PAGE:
For achievements in academic research and teaching, your commitment to communicating policy and science, and your outstanding role in communicating science to the general public
Antje Boetius is a marine biologist and professor of geomicrobiology at the University of Bremen. Since November 2017, she has headed the Alfred Wegener Institute in Bremerhaven and leads the research group “Microbial Habitats” at the Max Planck Institute for Marine Microbiology, where the first “meta-eaters” were discovered. She has worked as a leader of several collaborative projects in Germany and the European Union in the areas of biogeochemistry and microbiology of methane in the ocean. Ms. Boetius has participated in about 40 marine biology exploratory expeditions and has been the leader of several international research cruises. With the MOSAiC expedition, she has been responsible for one of the largest and most successful Arctic expeditions for comprehensive climate research. She is equally successful in research and academic teaching and was recently named university teacher of the year. Her work is accessible to the general public through the book Das dunkle Paradies – Die Entdeckung der Tiefsee (The Dark Paradise – The Discovery of the Deep Sea), which she co-authored with her father, the writer Henning Boetius.
Prof. Boetius is a member of numerous academies and associations. She is an interdisciplinary advocate for climate change research and urges the implementation of consistent measures to protect the Earth system in dialogue with policymakers. In 2019, she was one of the authors of the statement of the National Academy of Sciences Leopoldina, which is entitled Climate Targets 2030: Pathways to a Sustainable Reduction of CO2 Emissions. Among other things, it calls for the rapid introduction of a CO2 price.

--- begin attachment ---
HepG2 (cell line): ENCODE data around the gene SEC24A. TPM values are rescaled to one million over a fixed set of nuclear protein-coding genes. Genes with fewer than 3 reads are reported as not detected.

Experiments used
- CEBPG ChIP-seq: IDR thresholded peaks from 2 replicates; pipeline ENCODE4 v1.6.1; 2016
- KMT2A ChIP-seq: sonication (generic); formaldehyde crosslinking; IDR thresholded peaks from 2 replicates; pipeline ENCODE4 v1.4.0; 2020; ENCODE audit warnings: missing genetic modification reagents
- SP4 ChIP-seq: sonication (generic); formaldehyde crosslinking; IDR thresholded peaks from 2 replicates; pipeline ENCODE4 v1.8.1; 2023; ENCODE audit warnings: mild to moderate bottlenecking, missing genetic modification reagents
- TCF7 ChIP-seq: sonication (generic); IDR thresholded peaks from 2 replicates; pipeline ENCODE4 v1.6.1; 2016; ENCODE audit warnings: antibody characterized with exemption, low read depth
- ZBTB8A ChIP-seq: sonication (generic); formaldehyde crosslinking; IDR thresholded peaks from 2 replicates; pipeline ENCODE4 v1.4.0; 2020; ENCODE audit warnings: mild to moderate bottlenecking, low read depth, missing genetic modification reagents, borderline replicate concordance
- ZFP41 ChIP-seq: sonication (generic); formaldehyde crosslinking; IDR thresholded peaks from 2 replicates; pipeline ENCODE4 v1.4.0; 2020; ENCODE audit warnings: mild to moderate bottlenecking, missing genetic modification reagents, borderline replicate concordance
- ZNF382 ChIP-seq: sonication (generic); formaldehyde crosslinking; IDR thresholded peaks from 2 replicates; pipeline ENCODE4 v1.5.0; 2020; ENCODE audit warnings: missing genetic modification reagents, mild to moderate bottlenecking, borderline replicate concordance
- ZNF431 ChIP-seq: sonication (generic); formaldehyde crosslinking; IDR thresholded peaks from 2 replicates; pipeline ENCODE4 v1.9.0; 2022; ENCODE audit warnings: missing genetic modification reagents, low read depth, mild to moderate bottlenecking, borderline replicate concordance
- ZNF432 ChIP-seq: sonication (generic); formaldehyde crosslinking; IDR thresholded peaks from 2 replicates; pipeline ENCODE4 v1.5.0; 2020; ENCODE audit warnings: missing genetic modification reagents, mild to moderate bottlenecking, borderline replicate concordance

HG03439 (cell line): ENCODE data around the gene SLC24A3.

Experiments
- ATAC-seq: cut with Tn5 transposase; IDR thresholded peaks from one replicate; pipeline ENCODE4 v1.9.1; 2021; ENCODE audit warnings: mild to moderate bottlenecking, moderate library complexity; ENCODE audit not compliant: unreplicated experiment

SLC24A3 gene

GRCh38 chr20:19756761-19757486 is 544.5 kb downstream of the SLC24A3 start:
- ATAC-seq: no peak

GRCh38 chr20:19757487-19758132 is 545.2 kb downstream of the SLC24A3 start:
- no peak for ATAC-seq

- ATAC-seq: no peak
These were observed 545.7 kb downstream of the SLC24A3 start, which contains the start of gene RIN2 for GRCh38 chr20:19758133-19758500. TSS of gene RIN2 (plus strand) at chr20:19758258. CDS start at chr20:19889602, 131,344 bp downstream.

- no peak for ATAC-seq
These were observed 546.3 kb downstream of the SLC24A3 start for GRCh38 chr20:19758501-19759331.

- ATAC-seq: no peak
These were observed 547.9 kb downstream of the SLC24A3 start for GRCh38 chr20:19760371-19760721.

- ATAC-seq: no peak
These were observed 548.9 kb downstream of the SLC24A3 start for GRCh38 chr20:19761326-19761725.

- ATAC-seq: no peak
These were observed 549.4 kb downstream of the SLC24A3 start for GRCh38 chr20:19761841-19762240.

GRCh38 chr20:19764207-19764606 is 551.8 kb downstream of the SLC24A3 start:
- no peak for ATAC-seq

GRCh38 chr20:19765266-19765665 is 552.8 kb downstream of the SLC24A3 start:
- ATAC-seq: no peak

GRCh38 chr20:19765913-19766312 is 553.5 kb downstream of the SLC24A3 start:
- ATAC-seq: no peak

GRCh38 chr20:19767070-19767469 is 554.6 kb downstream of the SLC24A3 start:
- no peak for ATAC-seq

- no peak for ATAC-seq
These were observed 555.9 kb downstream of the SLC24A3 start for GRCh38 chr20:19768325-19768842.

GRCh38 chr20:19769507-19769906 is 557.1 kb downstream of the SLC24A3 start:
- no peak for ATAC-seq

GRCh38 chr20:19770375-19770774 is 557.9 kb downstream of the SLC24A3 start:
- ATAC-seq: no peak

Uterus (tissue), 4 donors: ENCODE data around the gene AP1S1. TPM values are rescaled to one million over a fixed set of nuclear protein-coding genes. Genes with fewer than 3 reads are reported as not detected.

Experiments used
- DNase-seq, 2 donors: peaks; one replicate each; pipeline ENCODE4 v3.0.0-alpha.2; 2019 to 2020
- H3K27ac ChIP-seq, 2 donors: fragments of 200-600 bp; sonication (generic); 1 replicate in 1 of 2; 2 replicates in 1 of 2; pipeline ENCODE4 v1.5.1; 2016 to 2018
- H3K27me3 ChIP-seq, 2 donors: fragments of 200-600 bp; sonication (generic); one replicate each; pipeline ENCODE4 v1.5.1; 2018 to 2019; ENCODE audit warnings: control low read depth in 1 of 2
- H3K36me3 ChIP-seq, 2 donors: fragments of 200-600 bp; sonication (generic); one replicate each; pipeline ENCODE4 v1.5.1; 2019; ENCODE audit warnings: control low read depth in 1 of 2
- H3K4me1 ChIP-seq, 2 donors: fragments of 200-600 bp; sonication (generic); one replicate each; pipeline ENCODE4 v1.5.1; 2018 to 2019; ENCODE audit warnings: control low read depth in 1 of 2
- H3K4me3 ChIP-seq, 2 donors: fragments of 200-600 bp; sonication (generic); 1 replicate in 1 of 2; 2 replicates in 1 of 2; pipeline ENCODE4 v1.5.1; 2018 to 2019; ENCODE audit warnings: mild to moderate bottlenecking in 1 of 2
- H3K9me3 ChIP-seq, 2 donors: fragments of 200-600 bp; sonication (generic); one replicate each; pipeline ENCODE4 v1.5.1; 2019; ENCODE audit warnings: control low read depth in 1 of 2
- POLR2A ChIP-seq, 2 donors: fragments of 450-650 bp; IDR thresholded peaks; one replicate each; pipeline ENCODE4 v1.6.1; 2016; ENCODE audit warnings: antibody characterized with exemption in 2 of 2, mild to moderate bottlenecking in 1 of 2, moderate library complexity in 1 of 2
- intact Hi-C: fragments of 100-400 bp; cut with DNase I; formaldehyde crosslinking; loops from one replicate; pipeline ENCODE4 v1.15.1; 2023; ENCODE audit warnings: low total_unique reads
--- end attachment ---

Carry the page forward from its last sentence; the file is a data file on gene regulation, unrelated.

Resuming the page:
Ms. Boetius plays an outstanding role in communicating scientific findings to broad sections of society. From January 2015 to December 2020, Boetius was chair of the steering committee of Wissenschaft im Dialog and is a member of Scientists for Future. As one of our country’s outstanding scientific personalities, she repeatedly gives a prominent voice to scientific argumentation, particularly on the topic of climate change. In the public debate on the climate crisis, Boetius advocates for a significant tightening of climate protection.
Both her scientific achievements and her social commitment have been honored many times, including the Leibniz Prize and the Federal Cross of Merit. Her commitment to science communication has been recognized with the Communicator Award and the Urania Medal, among others.
Ms. Boetius’ achievements in academic research and teaching, her commitment to communicating policy and science, and her outstanding role in communicating science to the general public make her an excellent candidate for the Eduard Rhein Foundation’s Cultural Award.